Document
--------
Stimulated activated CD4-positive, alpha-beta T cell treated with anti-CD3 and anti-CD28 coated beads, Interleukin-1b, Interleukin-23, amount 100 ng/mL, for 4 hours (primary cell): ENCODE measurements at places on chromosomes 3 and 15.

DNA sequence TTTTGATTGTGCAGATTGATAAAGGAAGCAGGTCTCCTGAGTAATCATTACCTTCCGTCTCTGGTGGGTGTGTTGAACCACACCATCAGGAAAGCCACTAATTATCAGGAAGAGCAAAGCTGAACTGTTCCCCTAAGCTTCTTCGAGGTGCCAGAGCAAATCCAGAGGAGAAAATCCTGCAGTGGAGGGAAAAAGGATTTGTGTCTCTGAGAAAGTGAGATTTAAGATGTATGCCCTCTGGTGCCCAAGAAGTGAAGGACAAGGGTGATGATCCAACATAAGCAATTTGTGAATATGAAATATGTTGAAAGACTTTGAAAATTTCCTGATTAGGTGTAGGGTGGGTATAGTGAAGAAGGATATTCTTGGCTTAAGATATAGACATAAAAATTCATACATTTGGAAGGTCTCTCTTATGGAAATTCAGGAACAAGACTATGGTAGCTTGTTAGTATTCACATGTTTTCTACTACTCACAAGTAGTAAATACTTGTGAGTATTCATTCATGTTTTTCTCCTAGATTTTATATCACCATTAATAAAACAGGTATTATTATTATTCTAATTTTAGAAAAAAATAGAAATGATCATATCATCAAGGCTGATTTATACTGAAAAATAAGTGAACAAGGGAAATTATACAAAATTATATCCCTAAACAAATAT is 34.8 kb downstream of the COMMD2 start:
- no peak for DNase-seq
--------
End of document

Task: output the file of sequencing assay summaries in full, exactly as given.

Stimulated activated CD4-positive, alpha-beta T cell treated with anti-CD3 and anti-CD28 coated beads, Interleukin-1b, Interleukin-23, amount 100 ng/mL, for 4 hours (primary cell): ENCODE measurements at places on chromosomes 3 and 15.

DNA sequence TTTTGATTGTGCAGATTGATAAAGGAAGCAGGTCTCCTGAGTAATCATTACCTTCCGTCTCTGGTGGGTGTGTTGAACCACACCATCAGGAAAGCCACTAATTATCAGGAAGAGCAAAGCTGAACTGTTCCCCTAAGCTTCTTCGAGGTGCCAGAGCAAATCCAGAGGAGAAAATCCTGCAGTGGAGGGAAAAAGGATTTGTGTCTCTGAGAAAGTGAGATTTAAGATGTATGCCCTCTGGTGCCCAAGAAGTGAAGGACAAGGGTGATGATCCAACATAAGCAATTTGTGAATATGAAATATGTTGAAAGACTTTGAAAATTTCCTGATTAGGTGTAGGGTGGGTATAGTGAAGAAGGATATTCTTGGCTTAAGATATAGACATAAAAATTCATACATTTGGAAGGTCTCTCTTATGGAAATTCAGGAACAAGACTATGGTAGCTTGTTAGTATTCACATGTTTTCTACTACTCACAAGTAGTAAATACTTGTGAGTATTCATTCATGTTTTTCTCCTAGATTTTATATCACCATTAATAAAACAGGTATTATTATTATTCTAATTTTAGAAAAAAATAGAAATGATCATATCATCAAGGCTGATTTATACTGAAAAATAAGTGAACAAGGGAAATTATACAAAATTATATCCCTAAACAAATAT is 34.8 kb downstream of the COMMD2 start:
- no peak for DNase-seq